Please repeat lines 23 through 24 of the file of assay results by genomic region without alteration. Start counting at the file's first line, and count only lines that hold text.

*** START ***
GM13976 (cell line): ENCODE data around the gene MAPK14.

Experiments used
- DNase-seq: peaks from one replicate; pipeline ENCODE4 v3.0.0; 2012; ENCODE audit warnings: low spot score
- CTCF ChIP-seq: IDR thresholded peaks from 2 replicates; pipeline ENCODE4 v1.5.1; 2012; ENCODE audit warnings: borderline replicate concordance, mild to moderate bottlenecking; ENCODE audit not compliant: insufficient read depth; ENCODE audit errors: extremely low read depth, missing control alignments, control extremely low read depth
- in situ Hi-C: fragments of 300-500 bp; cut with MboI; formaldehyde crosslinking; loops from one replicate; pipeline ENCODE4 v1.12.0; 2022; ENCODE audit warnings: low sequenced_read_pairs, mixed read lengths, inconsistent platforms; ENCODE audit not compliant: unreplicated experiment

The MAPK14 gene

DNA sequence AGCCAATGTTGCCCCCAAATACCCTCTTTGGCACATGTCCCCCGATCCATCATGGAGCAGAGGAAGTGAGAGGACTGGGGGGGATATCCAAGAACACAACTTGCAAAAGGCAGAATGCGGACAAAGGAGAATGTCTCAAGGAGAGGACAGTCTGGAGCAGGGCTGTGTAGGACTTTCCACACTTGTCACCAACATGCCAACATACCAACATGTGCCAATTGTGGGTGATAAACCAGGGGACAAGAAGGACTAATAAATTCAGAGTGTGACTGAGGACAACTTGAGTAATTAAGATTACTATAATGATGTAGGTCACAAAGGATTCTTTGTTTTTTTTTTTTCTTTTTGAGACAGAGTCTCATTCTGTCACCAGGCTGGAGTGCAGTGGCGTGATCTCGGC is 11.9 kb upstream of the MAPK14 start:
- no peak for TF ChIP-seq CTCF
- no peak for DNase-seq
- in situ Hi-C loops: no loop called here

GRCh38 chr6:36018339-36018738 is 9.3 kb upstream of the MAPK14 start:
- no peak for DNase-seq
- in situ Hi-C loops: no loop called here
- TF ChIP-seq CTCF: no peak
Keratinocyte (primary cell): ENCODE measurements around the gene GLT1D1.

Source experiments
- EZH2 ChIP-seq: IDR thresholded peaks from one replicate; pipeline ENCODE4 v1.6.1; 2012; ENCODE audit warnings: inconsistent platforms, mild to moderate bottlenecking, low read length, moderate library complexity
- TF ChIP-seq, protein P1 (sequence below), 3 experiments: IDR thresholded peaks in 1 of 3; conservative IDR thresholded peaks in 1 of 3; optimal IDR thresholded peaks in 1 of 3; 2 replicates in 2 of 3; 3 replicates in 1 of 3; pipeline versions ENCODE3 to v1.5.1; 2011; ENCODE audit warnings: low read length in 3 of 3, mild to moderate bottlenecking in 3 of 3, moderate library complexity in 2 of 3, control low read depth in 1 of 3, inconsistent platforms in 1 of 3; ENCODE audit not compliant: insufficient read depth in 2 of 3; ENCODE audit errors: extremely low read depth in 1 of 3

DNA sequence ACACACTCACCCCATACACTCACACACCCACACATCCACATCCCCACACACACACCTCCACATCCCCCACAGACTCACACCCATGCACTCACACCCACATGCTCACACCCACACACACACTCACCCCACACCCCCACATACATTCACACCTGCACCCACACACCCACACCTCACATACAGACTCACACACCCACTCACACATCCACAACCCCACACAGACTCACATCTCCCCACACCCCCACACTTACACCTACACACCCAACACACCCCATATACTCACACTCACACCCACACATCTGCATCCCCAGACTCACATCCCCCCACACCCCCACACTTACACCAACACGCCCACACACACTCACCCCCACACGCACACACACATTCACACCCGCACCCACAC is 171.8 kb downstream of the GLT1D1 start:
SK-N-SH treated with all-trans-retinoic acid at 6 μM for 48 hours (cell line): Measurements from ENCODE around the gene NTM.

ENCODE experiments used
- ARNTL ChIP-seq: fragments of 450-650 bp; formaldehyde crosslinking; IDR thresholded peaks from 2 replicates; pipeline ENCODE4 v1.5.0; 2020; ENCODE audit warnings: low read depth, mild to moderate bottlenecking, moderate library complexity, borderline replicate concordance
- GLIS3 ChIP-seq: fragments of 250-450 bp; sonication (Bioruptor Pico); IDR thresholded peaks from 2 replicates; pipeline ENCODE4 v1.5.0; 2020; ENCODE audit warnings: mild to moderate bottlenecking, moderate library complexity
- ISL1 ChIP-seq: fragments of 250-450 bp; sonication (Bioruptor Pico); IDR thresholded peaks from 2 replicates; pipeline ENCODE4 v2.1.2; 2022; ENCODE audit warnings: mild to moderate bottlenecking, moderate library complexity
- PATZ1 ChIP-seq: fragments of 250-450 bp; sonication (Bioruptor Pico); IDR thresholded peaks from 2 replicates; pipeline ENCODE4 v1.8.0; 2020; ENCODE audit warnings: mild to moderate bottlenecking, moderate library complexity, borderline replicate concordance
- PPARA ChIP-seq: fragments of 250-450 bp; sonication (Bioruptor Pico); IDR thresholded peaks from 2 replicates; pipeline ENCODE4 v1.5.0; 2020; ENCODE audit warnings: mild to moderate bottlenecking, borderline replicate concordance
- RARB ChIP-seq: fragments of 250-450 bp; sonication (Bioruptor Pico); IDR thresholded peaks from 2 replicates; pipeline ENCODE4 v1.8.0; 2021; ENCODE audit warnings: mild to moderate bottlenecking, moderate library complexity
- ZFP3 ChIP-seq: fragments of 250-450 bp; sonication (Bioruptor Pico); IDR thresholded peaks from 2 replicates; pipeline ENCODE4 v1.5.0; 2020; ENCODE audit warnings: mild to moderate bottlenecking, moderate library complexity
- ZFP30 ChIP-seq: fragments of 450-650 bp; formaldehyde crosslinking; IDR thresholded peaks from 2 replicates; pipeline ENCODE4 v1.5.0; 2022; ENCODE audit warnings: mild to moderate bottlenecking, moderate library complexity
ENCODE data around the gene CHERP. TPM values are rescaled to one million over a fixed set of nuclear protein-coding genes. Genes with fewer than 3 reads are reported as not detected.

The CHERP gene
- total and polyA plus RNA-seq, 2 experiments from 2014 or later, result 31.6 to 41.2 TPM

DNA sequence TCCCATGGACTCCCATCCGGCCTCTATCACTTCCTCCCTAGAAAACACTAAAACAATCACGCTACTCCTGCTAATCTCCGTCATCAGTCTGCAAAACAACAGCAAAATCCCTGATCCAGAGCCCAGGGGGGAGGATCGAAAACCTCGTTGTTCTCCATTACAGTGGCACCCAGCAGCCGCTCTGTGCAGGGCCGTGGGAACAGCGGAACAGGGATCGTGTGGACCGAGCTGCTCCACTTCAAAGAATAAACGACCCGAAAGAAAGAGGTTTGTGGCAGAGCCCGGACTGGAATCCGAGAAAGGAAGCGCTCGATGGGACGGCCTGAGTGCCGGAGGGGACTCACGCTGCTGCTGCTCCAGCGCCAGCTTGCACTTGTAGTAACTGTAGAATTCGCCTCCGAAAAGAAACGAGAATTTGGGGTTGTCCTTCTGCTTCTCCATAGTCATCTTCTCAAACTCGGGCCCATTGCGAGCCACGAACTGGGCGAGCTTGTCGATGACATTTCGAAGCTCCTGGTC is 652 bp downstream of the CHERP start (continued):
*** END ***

- GLIS3 ChIP-seq: fragments of 250-450 bp; sonication (Bioruptor Pico); IDR thresholded peaks from 2 replicates; pipeline ENCODE4 v1.5.0; 2020; ENCODE audit warnings: mild to moderate bottlenecking, moderate library complexity
- ISL1 ChIP-seq: fragments of 250-450 bp; sonication (Bioruptor Pico); IDR thresholded peaks from 2 replicates; pipeline ENCODE4 v2.1.2; 2022; ENCODE audit warnings: mild to moderate bottlenecking, moderate library complexity